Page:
Fencing work to safeguard and enhance the important habitats at Kenfig
Laura Bowen, Sands of LIFE Project and Monitoring Officer South, joins us to shed light on the upcoming fencing work as part of the project’s ambitions to protect and enhance the wildlife that have made Kenfig National Nature Reserve their home.
What is proposed?
In partnership with Kenfig Corporation Trust, Natural Resources Wales’ (NRW) Sands of LIFE project team is proposing to erect a new 5km livestock fence at Kenfig National Nature Reserve to allow an extra 200 hectares of dune grassland to be grazed sustainably for the benefit of rare wildlife.
Why is this work required?
Kenfig is designated as National Nature Reserve (NNR), a Site of Special Scientific Interest (SSSI) and a Special Area of Conservation (SAC) because of the rare and threatened sand dune habitats and species it supports.
Much of the importance of the site lies in its characteristic dune grassland and dune slack plant communities, which are declining in quality. Grazing helps slow down and stop the otherwise inevitable losses to these internationally important habitats and associated rare species.
It also helps to control coarse grasses, bracken and scrub, and grazing animals can also create small patches of bare ground which are vital to the specialist flora and fauna found on the dunes.
Currently the northern part of the site is grazed, proving to be a successful method in providing a better-quality habitat resulting in more flowering plants.
The new fence will allow cattle to graze across a larger area than is currently possible (an additional 206 hectares in the southern part of the site). This will improve the quality of the dune habitats and help safeguard and enhance them for the long term.
What will the fence look like?
The fence will be constructed from sustainably-sourced timber posts, strained wire and sheep netting. No barbed wire will be used. The fence line will run from grid reference SS806822 at the north-eastern boundary of Kenfig NNR to SS789802 (by the coast).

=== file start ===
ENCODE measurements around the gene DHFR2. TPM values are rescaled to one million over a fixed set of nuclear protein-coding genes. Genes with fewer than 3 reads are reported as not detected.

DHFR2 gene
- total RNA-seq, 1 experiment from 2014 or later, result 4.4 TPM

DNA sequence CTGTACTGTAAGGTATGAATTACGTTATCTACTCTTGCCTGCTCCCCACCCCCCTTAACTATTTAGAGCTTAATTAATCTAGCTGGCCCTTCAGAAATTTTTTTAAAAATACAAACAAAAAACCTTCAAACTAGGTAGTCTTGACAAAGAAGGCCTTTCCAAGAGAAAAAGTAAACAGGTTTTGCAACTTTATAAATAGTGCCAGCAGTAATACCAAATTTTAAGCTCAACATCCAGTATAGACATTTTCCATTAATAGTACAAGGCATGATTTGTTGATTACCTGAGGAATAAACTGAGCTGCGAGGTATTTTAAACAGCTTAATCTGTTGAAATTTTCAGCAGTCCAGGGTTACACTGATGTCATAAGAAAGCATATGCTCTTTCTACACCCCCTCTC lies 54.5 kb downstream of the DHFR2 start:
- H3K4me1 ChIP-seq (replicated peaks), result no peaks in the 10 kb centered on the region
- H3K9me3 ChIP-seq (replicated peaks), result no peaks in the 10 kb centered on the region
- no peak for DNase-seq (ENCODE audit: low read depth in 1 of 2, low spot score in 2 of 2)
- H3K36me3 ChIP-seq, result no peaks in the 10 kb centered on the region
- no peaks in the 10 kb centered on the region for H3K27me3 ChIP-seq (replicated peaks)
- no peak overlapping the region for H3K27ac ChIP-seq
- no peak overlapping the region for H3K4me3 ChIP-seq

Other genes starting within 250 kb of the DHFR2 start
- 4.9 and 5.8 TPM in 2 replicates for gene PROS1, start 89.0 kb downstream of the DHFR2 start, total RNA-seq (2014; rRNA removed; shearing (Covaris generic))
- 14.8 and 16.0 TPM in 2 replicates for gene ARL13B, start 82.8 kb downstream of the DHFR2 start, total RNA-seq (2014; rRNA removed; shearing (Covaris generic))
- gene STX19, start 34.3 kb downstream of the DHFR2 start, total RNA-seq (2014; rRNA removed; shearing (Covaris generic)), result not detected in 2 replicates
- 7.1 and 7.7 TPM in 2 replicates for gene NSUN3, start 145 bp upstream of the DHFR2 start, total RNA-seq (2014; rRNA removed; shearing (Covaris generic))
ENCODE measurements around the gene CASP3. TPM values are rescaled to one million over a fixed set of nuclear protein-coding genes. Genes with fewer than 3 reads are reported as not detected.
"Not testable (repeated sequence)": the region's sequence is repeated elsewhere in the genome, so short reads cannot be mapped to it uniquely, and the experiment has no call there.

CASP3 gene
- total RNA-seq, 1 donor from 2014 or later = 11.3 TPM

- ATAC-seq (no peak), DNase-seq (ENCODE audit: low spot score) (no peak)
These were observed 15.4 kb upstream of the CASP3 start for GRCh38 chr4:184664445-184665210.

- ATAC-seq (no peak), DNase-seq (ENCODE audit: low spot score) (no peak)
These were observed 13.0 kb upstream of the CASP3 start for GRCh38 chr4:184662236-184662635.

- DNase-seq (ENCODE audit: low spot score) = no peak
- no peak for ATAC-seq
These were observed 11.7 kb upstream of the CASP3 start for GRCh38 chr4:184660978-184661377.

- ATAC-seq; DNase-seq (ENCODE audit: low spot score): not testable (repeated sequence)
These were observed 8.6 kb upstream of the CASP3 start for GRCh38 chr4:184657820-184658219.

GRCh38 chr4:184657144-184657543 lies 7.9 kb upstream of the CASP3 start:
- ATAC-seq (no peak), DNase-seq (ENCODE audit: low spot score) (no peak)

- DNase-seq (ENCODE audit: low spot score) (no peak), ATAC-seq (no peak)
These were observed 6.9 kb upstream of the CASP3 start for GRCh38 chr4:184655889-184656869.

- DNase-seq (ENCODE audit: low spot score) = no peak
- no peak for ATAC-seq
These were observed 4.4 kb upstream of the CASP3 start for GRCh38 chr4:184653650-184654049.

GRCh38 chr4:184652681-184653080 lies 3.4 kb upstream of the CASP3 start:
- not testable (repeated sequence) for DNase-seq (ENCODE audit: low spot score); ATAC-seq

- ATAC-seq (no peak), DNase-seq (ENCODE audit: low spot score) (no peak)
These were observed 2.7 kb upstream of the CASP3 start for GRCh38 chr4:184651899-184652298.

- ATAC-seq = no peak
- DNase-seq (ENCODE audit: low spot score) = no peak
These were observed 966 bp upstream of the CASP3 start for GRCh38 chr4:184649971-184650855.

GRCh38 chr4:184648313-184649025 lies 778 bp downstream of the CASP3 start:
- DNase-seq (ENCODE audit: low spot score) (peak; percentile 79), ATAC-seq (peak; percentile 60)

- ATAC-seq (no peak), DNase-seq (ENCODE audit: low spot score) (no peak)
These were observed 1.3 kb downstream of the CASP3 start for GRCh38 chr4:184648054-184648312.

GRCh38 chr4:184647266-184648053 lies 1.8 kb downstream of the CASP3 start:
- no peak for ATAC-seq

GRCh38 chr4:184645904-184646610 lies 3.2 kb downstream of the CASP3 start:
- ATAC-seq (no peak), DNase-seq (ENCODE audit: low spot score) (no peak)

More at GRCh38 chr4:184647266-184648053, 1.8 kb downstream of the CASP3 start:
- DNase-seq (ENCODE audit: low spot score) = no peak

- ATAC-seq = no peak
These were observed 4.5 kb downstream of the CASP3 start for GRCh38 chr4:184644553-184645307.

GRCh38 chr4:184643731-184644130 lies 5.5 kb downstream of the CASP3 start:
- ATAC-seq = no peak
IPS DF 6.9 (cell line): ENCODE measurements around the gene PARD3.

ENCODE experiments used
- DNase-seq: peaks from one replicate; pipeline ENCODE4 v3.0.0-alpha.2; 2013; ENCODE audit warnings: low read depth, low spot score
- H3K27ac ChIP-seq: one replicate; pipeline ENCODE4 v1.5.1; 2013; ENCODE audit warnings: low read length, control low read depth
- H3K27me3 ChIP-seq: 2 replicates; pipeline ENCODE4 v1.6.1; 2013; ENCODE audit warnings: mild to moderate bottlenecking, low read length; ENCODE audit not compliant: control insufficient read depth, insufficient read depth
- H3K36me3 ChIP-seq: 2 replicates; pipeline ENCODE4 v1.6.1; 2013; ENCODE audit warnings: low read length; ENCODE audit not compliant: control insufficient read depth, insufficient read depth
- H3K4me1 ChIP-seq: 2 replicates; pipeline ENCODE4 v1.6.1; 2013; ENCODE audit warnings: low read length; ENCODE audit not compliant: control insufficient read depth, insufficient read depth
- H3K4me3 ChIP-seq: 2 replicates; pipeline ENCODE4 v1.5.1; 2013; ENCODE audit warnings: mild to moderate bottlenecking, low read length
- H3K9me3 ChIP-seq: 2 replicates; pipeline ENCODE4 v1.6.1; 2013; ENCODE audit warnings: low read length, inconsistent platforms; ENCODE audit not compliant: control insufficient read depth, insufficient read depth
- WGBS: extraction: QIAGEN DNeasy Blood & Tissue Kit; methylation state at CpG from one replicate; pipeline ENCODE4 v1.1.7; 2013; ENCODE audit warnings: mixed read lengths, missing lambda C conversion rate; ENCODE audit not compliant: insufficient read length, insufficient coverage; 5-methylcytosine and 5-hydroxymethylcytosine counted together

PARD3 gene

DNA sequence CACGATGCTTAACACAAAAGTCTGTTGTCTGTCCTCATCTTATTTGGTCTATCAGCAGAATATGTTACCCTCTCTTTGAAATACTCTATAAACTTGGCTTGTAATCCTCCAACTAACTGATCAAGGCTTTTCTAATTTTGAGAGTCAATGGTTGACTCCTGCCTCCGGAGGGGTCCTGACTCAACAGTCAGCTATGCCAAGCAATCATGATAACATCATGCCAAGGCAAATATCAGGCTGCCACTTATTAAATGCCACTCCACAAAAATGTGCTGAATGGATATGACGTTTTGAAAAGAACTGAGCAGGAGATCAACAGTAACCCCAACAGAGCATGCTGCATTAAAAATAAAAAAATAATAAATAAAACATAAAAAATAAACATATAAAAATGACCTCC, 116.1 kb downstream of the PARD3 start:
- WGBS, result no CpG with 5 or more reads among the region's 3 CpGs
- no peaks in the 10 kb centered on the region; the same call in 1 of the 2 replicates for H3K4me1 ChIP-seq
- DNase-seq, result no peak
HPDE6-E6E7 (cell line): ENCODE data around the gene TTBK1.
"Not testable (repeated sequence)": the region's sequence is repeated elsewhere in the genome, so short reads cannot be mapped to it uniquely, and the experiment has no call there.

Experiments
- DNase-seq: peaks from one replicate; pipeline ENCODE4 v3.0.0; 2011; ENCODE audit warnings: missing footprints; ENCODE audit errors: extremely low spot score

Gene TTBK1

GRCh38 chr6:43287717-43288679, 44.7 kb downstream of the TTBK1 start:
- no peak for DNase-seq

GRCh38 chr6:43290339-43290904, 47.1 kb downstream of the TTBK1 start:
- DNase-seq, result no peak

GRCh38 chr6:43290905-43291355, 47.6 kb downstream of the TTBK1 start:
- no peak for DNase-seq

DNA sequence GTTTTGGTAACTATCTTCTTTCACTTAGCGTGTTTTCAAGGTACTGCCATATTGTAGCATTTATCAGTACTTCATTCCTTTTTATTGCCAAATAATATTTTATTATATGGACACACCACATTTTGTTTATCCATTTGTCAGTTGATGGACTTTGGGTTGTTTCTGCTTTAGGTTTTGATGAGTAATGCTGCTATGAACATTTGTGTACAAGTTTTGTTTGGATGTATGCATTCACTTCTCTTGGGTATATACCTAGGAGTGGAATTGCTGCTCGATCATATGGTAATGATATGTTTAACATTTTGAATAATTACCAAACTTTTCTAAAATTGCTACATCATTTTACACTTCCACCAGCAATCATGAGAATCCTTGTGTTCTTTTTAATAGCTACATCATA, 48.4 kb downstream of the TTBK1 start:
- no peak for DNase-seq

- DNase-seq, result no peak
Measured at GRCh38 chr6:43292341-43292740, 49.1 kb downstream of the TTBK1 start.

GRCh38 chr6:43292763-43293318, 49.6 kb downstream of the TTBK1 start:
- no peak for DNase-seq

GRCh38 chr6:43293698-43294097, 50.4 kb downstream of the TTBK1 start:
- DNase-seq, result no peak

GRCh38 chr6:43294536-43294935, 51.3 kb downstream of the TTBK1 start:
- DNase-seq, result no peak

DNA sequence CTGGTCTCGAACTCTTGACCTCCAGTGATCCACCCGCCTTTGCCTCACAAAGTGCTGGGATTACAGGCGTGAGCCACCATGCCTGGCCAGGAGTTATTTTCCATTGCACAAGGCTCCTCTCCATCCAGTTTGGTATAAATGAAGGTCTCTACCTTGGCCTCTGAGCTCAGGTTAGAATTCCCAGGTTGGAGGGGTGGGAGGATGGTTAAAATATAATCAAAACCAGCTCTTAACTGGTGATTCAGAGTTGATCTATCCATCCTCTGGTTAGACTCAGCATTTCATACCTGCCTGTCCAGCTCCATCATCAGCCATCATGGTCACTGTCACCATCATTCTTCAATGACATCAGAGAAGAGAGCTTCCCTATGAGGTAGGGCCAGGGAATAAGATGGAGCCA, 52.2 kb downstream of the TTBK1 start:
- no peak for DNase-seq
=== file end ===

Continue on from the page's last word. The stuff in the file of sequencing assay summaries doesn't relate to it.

How will access be maintained?
The fence will have plenty of gates and stiles to enable people to access the dunes and walk freely around the common.
Gates have been placed along the routes used on the ground - on both Rights of Way and informal paths. On the bridleway, gates accessible to horses and bikes will be used. On more minor routes, stiles will be installed. Sands of LIFE has worked with Bridgend County Borough Council Rights of Way Team to ensure the type and location of the gates are of the required standard.
Several areas will be outside the fence giving the opportunity for people to walk in areas that the cattle cannot access.
What permissions are needed?
As Kenfig dunes are a Registered Common, Common Land consent must be obtained before works can take place. This process is already underway. Sites of Special Scientific Interest consent and a protected species licence are also being applied for. Permission is also being sought from the Council to fence across the Rights of Way and erect gates.
How will the grazing be managed?
The stock levels will be closely managed and regulated under a conservation management plan to ensure that the site is grazed accordingly. Regular monitoring of the livestock will be carried out by the grazier who has many years’ experience at Kenfig. Monitoring of populations of rare orchids and other dune slack species will take place to assess the impact of grazing over time. The Sands of LIFE and Natural Resources Wales team will keep people updated as and when results are available.
Share your views
If you would like to share your views on the proposed fence or would just like more information please email SoLIFE@cyfoethnaturiolcymru.gov.uk.